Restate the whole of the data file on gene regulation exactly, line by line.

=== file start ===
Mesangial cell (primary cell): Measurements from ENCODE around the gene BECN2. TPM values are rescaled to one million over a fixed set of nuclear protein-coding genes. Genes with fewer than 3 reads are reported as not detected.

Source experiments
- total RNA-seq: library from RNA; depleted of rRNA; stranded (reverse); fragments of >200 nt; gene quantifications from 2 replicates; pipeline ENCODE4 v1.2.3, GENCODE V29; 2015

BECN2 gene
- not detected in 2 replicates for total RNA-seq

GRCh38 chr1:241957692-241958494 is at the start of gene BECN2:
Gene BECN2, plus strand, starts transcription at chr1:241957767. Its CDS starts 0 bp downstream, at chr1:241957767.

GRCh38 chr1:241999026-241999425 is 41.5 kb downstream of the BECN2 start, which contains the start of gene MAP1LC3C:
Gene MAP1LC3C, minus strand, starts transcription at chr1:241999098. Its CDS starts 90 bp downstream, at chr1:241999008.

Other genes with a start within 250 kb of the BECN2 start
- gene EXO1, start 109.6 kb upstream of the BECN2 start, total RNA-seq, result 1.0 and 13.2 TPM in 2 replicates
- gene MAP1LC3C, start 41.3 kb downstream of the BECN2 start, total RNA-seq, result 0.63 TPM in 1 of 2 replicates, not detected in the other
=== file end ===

Mesangial cell (primary cell): Measurements from ENCODE around the gene BECN2. TPM values are rescaled to one million over a fixed set of nuclear protein-coding genes. Genes with fewer than 3 reads are reported as not detected.

Source experiments
- total RNA-seq: library from RNA; depleted of rRNA; stranded (reverse); fragments of >200 nt; gene quantifications from 2 replicates; pipeline ENCODE4 v1.2.3, GENCODE V29; 2015

BECN2 gene
- not detected in 2 replicates for total RNA-seq

GRCh38 chr1:241957692-241958494 is at the start of gene BECN2:
Gene BECN2, plus strand, starts transcription at chr1:241957767. Its CDS starts 0 bp downstream, at chr1:241957767.

GRCh38 chr1:241999026-241999425 is 41.5 kb downstream of the BECN2 start, which contains the start of gene MAP1LC3C:
Gene MAP1LC3C, minus strand, starts transcription at chr1:241999098. Its CDS starts 90 bp downstream, at chr1:241999008.

Other genes with a start within 250 kb of the BECN2 start
- gene EXO1, start 109.6 kb upstream of the BECN2 start, total RNA-seq, result 1.0 and 13.2 TPM in 2 replicates
- gene MAP1LC3C, start 41.3 kb downstream of the BECN2 start, total RNA-seq, result 0.63 TPM in 1 of 2 replicates, not detected in the other